Coach - The purpose of the brief weekly telephone coaching calls is to provide parents with an opportunity to receive clarification of intervention content, encouragement and reinforcement of intervention completion, and support tailoring of intervention content for their child. The coaching calls will be guided by a semi-structured script aimed at supporting parent learning and motivation. Coaches will be trained in active and empathic listening and problem solving techniques to facilitate learning and support of parents.

Behavioral: ezParent
The ezParent Program is a 6-module web-based adaptation of the group-based Chicago Parent Program (CPP). ezParent uses multiple strategies to promote skill development in parents. Each module includes (a) video narrator descriptions of parenting strategies, (b) video vignettes of parents and children as examples of how parenting strategies work, (c) questions following each vignette for parents to reflect upon, (d) interactive activities for parents to complete, (e) knowledge questions to assess parent understanding of the strategies, and (f) practice assignments. To tailor to the former VPT population, developmental tips are included. Parents are instructed to complete the 6 modules over 10-weeks, approximately 1 module every 1.5 weeks. At the end of each module, parents receive a practice assignment linked to the module content. To encourage and support program completion, parents receive automated text messages and badges.

Behavioral: Coaching calls
The purpose of the brief (~15 min) telephone coaching calls is to provide parents with clarification of program content, encouragement and reinforcement of program completion, and support tailoring of intervention content (ezParent or Active Control)for their child. Coaching calls are guided by a semi-structured script aimed at supporting parent learning and motivation. Calls will be scheduled every week for 10 weeks. Each call will include an opportunity for parents to identify and discuss:(a) questions regarding the materials and content received in their respective groups,(b) identification of potential barriers and strategies to overcome barriers for completion of intervention (ezParent or control) content in their respective group, and (c)follow up on discussion points from previous calls. In both conditions, coaches will have access to a web-based usage portal to guide the discussion.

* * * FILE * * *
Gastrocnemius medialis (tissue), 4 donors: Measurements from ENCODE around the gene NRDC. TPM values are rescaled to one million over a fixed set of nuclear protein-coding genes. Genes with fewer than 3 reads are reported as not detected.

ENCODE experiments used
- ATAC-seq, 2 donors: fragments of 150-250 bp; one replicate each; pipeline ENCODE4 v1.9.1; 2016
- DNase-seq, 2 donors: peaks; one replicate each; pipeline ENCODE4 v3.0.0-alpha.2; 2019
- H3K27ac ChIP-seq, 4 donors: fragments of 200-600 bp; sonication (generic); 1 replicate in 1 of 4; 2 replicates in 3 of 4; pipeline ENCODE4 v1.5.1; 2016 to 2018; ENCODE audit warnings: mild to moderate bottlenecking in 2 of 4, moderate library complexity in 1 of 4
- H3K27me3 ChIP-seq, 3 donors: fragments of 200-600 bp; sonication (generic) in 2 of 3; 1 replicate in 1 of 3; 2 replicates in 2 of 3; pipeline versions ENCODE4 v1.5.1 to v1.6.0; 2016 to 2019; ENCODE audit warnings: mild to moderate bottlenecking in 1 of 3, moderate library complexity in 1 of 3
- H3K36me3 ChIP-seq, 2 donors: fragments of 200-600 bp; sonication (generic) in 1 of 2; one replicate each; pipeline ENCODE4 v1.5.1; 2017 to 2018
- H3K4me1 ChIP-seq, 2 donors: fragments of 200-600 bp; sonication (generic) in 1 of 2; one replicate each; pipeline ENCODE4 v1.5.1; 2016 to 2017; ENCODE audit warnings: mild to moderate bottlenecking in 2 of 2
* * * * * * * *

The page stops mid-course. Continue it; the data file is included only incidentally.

Experimental: ezParent
ezParent - Program is a 6-module digital adaptation of the group-based Chicago Parent Program, 12-session program for parents of young children. A core objective of the CPP is to promote positive parenting behavior - for example, teaching parents to limit the amount of attention given to negative behaviors and reward the positive - to decrease child behavior problems and increase child prosocial behavior.
Behavioral: ezParent
The ezParent Program is a 6-module web-based adaptation of the group-based Chicago Parent Program (CPP). ezParent uses multiple strategies to promote skill development in parents. Each module includes (a) video narrator descriptions of parenting strategies, (b) video vignettes of parents and children as examples of how parenting strategies work, (c) questions following each vignette for parents to reflect upon, (d) interactive activities for parents to complete, (e) knowledge questions to assess parent understanding of the strategies, and (f) practice assignments. To tailor to the former VPT population, developmental tips are included. Parents are instructed to complete the 6 modules over 10-weeks, approximately 1 module every 1.5 weeks. At the end of each module, parents receive a practice assignment linked to the module content. To encourage and support program completion, parents receive automated text messages and badges.

Active Comparator: Active Control+coach

Active Control - The active control is an adaptation of a digital application used in our previous study (HS024273). The program will include general information typically provided during well-child or NICU follow up visits but unrelated to parenting or child development and behavior. Six topic areas are: Immunizations, Common Childhood Illnesses, Nutrition, Dental Health, and Indoor and Outdoor Injury Prevention/Safety. The program includes digital handouts, websites, and resources provided to parents of children in this age group.